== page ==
We were pleased to see manufacturing take center stage during last night's speech and hope the trend will continue into 2014.
You can read the full text President Obama's speech or watch a video on the White House website.
Think globally, act locally. – Paul McCartney…except when to do so causes more harm than good. – Kelly Barner
As consumers of goods and services, we are constantly bombarded with feel good messages about the companies we buy from. Green production, sustainability, and local sourcing: it is easy to take for granted that these programs are in everyone’s best interests. After all, why wouldn’t we want the companies we patronize to keep the bigger picture in mind and take every opportunity to do a little bit of good in the process of making a profit?
Business to business operations have to take a different kind of approach to such initiatives as their immediate customers are usually more motivated by efficiency and innovation than socially-oriented programs. Procurement and purchasing professionals play a unique role in B2B local sourcing; we have to outline the pros and cons and help the rest of the company decide when these programs are advantageous for all parties involved and when the…
President Trump, Canadian Prime Minister Justin Trudeau, and outgoing Mexican President Pena Nieto signed the US-Mexico-Canada Agreement (USMCA) at the G-20 meeting in Buenos Aires, Argentina this morning. The USMCA is intended to replace the North American Free Trade Agreement (NAFTA) that has been in force since 1994. Today’s signing is an important step towards adoption of the USMCA, but much work remains to be done by all three governments before it is fully adopted and implemented.
Unfortunately, the USMCA did not resolve the issue of 232 tariffs on steel and aluminum imports. In November, PMA joined a coalition of 34 business groups in urging US Trade Representative Robert Lighthizer to remove the steel and aluminum tariffs on Canada and Mexico once the USMCA was signed. In the letter, the groups stated:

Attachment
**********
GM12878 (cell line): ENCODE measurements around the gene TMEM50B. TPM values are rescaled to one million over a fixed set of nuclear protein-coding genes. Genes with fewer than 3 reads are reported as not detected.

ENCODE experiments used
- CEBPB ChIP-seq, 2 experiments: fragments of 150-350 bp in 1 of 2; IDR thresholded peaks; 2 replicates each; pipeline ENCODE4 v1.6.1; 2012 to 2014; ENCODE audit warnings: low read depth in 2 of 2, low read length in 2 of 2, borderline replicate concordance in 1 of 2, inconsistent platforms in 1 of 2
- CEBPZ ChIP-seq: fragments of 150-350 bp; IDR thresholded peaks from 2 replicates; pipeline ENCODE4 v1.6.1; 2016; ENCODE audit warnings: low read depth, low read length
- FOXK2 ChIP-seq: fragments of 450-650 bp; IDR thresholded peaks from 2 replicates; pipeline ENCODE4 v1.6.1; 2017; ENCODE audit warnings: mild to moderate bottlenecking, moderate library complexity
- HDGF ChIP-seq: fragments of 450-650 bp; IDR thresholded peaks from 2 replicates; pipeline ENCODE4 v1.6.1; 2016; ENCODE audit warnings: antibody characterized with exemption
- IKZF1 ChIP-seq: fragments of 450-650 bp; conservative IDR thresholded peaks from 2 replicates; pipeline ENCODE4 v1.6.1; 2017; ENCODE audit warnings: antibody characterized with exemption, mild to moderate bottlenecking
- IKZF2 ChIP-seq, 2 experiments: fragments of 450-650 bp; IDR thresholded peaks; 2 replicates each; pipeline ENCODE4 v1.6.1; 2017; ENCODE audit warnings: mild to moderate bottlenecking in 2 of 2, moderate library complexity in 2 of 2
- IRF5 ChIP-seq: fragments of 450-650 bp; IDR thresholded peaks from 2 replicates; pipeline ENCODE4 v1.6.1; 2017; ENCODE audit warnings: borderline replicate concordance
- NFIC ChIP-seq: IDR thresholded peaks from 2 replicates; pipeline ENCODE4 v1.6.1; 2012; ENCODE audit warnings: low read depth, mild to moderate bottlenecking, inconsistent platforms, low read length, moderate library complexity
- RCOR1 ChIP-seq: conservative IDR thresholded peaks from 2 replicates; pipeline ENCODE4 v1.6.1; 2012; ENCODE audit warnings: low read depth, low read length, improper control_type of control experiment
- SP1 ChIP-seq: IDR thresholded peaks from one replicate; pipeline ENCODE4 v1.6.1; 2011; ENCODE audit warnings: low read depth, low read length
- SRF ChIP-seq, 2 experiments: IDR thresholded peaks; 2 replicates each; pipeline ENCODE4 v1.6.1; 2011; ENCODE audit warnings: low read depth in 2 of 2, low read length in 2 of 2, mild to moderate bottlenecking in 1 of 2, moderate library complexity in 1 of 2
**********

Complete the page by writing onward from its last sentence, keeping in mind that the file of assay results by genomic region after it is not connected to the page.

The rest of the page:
"[T]he continuation of these tariffs with respect to Mexico and Canada will create impediments to Congressional passage of the USMCA implementing bill given concerns exp…
It’s been nearly nine months since the Trump Administration announced tariffs on steel and aluminum, and U.S. manufacturers are still struggling to remain competitive in a global market. In a Wall Street Journal article titled “Trump Tariffs Pit Auto Companies Against Each Other,” reporters Chester Dawson and Mike Colias spoke with PMA member Clips & Clamps Industries. The article states:
This summer, Jeff Aznavorian, president of Clips & Clamps Industries, a small Detroit-area parts maker with about 57 employees, sent one-page letters to about 15 customers proposing a cost-sharing arrangement for future contracts. Clips & Clamps was on pace to turn a profit this year, but rising materials costs have wiped out its margin. Two customers agreed. A few politely declined. One buyer from Canada wrote back, expressing sympathy. “They basically said: ‘I’m sorry your government is doing this to you, but what do you expect me to do about it?’” Mr. Aznavorian said.